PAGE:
Former Onslow College teacher Derek Neal says his ‘nice bum’ comment was a one-off. Ex-students allege otherwise

A Wellington teacher who pinched a girl’s bottom and told her she had a “nice bum” had a history of making sexual comments in class, former students claim.

Former Onslow College teacher Derek Neal was censured by the Teaching Council’s Disciplinary Tribunal for serious misconduct following the incident, which happened at a student dinner.

Neal, who has taught English, media studies and co-ordinated outdoor education over his career, admitted to the incident and said he was “ashamed” of his behaviour. He blamed it on new medication he was taking and said his actions were completely out of character – but also said the student had thrown herself at him and was acting “sexy” and “lovely”.

He kept his practising certificate, as the tribunal said it appeared the behaviour was a one-off and no previous concerns had been raised during his nearly three decades at the school.

Five former students disputed parts of his account. They alleged to the Herald that Neal had made sexual comments to some students in his classes across a number of years, including rating girls’ looks and commenting on their bodies.

The alleged comments stretch back over more than a decade, they claimed.

They are also concerned that while Neal has retired from Onslow College, he is still allowed to teach – though he must tell any school he works at about the tribunal’s finding, including if he does relief work.

Neal declined to comment on the specifics of the allegations. He told the Herald he did not want to talk about “this whole horrible mess” and believed somebody was orchestrating claims against him.

The Herald put the allegations to Neal via email. He declined to comment further.
Earlier his partner told the Herald that Neal was “fragile” and on painkillers and she had forbidden him from talking to the media.

She claimed students who had got on the wrong side of Neal over the course of his career were making false statements against him, adding there was “malcontent and mischievousness” behind the claims.

“He’s had a 50-year career … he doesn’t deserve any of this stuff.”

Onslow College’s principal said she was deeply concerned to hear claims other students had experienced inappropriate behaviour from Neal and urged them to contact the school to take the matter further.

Hope Clarke was in a Year 10 media class with Neal in 2014. She was just 14 – “still a child” – when Neal first made inappropriate comments, she claimed.

“It started with him [favouring] me over other students by telling the class that I was his favourite student and always being overly nice to me. He would tell me I was ‘pretty’ and would stare at me, making me feel uncomfortable. One of my friends in my class noticed he would stare at me from behind too,” Clarke alleged.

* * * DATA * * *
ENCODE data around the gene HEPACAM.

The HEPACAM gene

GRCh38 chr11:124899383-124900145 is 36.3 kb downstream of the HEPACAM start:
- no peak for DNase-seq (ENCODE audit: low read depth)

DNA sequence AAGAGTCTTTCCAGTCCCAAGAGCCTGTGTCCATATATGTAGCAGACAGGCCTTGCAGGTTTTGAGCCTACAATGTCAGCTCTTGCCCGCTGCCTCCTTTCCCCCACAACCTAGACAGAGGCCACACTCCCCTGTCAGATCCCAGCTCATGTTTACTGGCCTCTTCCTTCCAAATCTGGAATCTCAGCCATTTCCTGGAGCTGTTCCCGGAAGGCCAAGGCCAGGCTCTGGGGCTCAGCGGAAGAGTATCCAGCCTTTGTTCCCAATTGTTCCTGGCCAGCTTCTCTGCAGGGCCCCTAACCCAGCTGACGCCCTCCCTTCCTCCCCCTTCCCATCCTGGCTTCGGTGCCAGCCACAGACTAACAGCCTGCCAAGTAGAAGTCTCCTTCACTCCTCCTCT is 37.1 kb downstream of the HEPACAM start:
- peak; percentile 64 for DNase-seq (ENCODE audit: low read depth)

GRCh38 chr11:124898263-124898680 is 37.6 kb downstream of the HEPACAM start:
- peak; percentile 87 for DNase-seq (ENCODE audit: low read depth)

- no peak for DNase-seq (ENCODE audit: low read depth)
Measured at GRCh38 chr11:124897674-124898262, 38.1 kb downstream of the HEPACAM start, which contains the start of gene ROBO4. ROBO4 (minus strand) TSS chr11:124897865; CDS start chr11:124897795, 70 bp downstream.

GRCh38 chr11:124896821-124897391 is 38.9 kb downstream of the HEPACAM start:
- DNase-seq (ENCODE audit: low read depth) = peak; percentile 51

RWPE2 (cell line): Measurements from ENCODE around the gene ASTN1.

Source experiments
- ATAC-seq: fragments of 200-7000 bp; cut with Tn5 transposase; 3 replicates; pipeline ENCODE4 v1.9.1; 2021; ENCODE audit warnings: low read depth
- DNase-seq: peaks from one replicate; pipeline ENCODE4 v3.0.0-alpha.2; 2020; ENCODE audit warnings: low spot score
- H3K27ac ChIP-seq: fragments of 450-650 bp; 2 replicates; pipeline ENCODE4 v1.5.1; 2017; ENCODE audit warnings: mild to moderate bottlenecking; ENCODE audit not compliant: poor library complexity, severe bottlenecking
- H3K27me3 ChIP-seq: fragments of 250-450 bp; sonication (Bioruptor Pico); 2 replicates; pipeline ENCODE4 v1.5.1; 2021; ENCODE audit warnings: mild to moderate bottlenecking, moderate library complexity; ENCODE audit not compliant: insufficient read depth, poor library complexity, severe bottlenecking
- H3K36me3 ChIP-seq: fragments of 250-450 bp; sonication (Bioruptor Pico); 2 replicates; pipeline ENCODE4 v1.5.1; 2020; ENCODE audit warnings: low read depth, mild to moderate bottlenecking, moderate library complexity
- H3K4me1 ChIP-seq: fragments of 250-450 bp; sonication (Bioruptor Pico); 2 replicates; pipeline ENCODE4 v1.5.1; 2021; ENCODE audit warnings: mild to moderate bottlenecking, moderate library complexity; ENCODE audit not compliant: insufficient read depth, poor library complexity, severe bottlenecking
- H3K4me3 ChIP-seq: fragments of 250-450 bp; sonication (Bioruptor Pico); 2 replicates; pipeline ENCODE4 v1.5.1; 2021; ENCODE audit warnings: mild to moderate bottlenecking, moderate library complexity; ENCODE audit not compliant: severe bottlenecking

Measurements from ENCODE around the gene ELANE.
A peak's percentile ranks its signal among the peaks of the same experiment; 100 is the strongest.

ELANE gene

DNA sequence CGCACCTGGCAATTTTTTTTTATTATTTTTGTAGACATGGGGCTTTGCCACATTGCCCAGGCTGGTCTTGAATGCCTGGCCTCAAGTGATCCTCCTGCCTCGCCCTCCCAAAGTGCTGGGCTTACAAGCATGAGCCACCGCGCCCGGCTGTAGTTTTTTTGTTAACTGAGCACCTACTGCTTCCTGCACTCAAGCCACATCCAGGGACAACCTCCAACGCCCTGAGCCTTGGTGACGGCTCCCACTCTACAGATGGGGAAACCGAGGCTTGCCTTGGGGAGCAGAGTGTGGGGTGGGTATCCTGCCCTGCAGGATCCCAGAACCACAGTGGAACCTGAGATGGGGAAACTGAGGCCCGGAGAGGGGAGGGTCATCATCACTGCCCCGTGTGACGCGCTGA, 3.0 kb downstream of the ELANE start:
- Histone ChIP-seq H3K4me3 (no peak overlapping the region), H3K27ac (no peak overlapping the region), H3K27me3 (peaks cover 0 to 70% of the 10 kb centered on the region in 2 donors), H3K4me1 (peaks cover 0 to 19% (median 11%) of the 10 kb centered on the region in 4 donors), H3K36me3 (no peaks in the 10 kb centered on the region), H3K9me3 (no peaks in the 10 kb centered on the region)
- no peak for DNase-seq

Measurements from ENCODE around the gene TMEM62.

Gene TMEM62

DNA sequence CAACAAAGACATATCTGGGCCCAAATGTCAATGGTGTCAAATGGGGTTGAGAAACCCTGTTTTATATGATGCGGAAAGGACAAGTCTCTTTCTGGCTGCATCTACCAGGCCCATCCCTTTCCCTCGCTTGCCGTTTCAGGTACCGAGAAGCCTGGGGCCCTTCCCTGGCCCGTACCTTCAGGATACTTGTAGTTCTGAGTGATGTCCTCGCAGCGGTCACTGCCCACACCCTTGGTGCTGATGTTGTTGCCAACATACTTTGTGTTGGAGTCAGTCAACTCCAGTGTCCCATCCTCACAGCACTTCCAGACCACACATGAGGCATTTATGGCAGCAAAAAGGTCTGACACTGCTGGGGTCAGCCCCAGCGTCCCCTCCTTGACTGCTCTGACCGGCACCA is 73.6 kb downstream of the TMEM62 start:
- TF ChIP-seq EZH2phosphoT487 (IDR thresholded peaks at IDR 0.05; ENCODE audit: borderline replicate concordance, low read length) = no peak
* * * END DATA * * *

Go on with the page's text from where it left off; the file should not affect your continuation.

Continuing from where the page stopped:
One comment she claimed Neal had made had stuck with her over the years, she said.

“We were doing an earthquake drill and he said that during an emergency he would take only me into his office to keep me safe so that if everyone died, him and I could ‘re-populate the earth together’.”

She told her mother, who said she was livid and asked to meet with Neal at a parent-teacher interview.

But at the interview Neal had laughed off the comments, saying ‘kids are so silly sometimes’, her mother said.

Hope said she avoided Neal the following year and despite enjoying media studies, did not sign up for the class as she was too scared.

She said she had not brought the issue up with any other teachers because at that age she didn’t understand his alleged behaviour was not okay and he made it seem like a joke.

“I knew how it made me feel but I was so unaware [this kind of behaviour] wasn’t okay.

“Now that I am older, I can confidently say I believe that Mr Neal sexually harassed me during class when I was 14 years old … I really hope he isn’t allowed back at work,” she said.

Hope – who’s now 21 – left school in 2016 but her younger sister Grace was in one of Neal’s classes in 2017.

Grace said she vividly remembered him making inappropriate comments about her appearance from her first day in his class in Year 9.

Aged 13, she claims that she felt uncomfortable every day and said she didn’t want to attend his classes.

“The day I decided not to go back into his classroom was when my friend was doing her hair up and she asked me if her bun looked nice. Before I could reply, Mr Neal overheard and replied to her ‘Which bun? Because both your buns look nice’.”

Grace – who is now 17 – said she was disgusted and stopped going to his class.